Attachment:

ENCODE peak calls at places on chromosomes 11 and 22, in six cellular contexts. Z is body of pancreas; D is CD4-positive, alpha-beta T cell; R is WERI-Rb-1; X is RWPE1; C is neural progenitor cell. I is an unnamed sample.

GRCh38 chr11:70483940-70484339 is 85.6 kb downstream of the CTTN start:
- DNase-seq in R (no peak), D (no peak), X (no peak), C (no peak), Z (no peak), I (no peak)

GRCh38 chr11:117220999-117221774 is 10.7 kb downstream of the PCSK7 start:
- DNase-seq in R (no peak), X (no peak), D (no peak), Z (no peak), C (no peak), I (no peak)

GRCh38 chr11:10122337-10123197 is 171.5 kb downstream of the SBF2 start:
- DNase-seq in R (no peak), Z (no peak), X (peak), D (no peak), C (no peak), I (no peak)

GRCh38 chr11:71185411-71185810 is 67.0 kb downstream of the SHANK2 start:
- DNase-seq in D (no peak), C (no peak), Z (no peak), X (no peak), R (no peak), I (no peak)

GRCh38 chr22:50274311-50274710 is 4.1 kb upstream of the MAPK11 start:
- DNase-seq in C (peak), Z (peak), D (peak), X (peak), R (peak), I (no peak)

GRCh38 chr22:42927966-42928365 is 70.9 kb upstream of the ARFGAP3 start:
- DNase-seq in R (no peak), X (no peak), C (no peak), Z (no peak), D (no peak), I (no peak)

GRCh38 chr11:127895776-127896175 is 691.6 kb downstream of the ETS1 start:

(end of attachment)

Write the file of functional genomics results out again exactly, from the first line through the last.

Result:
ENCODE peak calls at places on chromosomes 11 and 22, in six cellular contexts. Z is body of pancreas; D is CD4-positive, alpha-beta T cell; R is WERI-Rb-1; X is RWPE1; C is neural progenitor cell. I is an unnamed sample.

GRCh38 chr11:70483940-70484339 is 85.6 kb downstream of the CTTN start:
- DNase-seq in R (no peak), D (no peak), X (no peak), C (no peak), Z (no peak), I (no peak)

GRCh38 chr11:117220999-117221774 is 10.7 kb downstream of the PCSK7 start:
- DNase-seq in R (no peak), X (no peak), D (no peak), Z (no peak), C (no peak), I (no peak)

GRCh38 chr11:10122337-10123197 is 171.5 kb downstream of the SBF2 start:
- DNase-seq in R (no peak), Z (no peak), X (peak), D (no peak), C (no peak), I (no peak)

GRCh38 chr11:71185411-71185810 is 67.0 kb downstream of the SHANK2 start:
- DNase-seq in D (no peak), C (no peak), Z (no peak), X (no peak), R (no peak), I (no peak)

GRCh38 chr22:50274311-50274710 is 4.1 kb upstream of the MAPK11 start:
- DNase-seq in C (peak), Z (peak), D (peak), X (peak), R (peak), I (no peak)

GRCh38 chr22:42927966-42928365 is 70.9 kb upstream of the ARFGAP3 start:
- DNase-seq in R (no peak), X (no peak), C (no peak), Z (no peak), D (no peak), I (no peak)

GRCh38 chr11:127895776-127896175 is 691.6 kb downstream of the ETS1 start: